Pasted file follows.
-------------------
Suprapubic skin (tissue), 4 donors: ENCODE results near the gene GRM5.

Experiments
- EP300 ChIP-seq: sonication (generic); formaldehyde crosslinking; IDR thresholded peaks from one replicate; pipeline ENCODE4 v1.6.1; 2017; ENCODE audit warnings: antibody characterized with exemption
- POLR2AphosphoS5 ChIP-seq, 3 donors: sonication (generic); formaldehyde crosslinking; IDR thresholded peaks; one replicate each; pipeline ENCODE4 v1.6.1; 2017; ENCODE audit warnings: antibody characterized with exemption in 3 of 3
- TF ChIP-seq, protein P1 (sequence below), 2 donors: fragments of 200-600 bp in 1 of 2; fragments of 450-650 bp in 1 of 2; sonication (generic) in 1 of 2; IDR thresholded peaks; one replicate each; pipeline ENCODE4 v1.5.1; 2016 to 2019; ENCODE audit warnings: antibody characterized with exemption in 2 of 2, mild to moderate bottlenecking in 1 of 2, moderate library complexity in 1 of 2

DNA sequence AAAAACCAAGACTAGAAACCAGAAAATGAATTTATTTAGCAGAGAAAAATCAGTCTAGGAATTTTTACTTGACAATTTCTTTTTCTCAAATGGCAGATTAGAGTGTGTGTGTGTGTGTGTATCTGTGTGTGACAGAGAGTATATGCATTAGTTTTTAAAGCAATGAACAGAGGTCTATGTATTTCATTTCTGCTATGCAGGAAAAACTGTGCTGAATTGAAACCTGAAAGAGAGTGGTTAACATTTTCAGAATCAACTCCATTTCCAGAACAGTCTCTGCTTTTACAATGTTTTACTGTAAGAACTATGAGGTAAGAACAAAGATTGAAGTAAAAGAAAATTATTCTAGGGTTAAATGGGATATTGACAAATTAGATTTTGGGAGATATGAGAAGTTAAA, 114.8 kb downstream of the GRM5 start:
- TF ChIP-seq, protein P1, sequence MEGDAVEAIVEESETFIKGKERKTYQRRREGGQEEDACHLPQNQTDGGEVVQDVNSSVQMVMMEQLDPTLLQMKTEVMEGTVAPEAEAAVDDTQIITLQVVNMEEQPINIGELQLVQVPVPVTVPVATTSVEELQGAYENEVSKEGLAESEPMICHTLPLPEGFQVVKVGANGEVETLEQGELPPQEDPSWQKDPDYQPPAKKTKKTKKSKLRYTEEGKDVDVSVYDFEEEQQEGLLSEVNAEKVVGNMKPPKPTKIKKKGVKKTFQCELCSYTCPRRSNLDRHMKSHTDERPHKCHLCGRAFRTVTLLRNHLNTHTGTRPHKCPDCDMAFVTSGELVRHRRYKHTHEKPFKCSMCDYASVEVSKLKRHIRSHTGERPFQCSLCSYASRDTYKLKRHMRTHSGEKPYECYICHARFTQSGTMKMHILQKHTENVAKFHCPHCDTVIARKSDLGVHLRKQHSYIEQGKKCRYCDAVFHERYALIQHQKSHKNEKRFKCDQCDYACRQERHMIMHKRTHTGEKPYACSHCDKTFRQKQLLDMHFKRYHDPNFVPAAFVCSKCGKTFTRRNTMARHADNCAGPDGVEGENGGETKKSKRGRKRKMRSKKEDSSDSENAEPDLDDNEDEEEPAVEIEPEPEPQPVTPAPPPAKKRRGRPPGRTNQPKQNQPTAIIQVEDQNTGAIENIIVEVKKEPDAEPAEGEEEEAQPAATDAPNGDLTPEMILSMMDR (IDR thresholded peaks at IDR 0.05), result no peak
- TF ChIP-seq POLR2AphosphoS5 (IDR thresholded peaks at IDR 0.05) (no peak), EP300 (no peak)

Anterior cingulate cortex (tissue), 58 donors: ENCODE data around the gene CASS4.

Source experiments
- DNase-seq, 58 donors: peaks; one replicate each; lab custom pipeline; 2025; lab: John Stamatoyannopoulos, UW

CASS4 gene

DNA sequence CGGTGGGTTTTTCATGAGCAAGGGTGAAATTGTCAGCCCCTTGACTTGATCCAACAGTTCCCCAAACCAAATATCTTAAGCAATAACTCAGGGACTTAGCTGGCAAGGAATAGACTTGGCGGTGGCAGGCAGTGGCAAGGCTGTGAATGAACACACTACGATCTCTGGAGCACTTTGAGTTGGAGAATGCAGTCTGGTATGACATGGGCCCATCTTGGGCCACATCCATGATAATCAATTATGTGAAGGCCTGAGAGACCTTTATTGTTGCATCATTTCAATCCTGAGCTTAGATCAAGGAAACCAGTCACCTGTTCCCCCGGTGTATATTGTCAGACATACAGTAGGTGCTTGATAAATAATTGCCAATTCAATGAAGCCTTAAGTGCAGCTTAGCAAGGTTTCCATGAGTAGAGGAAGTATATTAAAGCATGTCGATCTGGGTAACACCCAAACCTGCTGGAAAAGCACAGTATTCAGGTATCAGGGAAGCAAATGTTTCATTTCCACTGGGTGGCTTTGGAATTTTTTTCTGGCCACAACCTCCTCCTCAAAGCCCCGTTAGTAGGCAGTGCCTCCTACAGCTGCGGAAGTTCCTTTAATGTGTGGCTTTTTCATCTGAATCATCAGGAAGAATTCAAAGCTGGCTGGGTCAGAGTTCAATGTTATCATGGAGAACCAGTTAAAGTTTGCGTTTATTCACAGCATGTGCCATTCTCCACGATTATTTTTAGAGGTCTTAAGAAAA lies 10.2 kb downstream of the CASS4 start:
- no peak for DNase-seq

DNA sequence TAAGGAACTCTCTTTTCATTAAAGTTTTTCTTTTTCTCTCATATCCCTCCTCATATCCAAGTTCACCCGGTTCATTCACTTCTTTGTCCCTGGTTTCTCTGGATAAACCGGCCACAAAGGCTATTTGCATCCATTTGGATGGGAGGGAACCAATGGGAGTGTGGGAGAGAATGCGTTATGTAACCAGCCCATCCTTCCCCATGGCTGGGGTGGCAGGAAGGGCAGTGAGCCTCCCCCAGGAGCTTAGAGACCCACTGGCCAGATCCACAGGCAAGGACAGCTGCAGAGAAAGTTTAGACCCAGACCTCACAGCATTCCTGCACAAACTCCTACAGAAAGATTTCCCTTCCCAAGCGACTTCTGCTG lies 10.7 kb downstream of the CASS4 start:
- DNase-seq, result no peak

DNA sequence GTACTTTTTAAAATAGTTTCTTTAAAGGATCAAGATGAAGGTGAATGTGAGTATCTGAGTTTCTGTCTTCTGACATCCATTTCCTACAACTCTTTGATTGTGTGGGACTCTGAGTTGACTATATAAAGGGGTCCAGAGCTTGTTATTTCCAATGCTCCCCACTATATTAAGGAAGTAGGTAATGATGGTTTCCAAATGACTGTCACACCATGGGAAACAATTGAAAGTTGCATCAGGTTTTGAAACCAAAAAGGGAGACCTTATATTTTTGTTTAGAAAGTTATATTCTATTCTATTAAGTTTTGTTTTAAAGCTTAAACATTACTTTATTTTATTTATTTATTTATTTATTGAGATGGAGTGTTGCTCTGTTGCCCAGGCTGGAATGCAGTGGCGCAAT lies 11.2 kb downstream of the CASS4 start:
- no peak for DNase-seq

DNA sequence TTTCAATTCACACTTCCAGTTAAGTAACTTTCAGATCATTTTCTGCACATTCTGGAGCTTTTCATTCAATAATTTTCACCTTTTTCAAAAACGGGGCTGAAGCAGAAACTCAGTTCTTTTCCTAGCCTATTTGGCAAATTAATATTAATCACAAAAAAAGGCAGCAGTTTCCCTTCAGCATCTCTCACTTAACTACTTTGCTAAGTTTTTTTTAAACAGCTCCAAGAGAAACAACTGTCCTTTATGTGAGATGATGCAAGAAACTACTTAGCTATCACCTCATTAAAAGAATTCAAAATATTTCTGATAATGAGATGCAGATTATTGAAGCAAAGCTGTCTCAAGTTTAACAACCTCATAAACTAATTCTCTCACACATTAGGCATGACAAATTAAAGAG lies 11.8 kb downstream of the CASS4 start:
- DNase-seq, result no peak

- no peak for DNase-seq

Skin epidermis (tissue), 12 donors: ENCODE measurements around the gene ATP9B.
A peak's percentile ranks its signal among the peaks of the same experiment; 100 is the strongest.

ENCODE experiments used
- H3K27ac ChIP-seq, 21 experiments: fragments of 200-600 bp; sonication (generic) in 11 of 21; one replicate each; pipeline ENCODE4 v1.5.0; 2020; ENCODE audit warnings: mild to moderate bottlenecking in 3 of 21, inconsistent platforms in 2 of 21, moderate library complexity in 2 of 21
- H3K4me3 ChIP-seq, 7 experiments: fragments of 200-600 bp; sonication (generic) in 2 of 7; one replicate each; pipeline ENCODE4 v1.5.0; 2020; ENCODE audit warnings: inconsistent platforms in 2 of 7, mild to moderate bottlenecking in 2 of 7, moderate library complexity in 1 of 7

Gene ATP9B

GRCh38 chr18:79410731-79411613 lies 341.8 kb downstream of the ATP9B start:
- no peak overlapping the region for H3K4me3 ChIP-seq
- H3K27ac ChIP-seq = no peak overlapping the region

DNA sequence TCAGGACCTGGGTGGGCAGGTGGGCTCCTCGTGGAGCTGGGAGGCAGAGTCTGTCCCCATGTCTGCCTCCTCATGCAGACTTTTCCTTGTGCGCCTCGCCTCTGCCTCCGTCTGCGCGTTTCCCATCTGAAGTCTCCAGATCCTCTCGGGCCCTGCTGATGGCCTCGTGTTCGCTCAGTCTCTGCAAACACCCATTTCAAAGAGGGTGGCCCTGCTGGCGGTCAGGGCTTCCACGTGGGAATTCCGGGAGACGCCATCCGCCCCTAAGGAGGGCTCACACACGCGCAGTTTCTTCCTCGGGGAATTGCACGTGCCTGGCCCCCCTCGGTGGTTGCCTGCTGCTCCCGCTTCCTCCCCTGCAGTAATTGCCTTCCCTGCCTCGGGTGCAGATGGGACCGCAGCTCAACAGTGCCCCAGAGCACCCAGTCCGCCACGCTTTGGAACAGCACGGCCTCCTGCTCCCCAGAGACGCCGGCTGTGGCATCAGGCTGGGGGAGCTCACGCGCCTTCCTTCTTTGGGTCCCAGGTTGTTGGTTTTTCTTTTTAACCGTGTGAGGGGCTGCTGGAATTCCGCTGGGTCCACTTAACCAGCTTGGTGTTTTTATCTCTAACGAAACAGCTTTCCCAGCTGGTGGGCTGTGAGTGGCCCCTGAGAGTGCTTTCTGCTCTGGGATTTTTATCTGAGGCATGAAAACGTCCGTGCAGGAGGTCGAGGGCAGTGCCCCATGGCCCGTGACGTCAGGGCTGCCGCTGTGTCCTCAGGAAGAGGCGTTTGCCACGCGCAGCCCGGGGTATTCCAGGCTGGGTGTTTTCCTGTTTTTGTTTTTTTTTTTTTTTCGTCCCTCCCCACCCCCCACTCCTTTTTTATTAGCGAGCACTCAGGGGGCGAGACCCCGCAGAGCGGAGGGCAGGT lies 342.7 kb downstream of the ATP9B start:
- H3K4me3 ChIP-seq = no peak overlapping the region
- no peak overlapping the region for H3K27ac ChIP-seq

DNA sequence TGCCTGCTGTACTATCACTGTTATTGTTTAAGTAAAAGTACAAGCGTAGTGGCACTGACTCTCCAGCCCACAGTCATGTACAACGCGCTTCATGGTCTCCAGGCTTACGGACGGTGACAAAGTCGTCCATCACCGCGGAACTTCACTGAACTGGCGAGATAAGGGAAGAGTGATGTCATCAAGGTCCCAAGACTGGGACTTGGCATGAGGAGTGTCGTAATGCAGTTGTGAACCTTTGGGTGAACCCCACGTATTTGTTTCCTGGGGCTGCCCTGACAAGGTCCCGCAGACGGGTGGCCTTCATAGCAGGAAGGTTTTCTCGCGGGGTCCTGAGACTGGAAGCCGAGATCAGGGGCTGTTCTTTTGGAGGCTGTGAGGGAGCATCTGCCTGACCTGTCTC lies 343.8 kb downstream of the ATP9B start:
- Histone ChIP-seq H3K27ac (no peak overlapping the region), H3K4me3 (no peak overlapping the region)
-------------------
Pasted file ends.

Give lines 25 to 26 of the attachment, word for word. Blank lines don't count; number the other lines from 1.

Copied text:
- H3K27ac ChIP-seq, 21 experiments: fragments of 200-600 bp; sonication (generic) in 11 of 21; one replicate each; pipeline ENCODE4 v1.5.0; 2020; ENCODE audit warnings: mild to moderate bottlenecking in 3 of 21, inconsistent platforms in 2 of 21, moderate library complexity in 2 of 21
- H3K4me3 ChIP-seq, 7 experiments: fragments of 200-600 bp; sonication (generic) in 2 of 7; one replicate each; pipeline ENCODE4 v1.5.0; 2020; ENCODE audit warnings: inconsistent platforms in 2 of 7, mild to moderate bottlenecking in 2 of 7, moderate library complexity in 1 of 7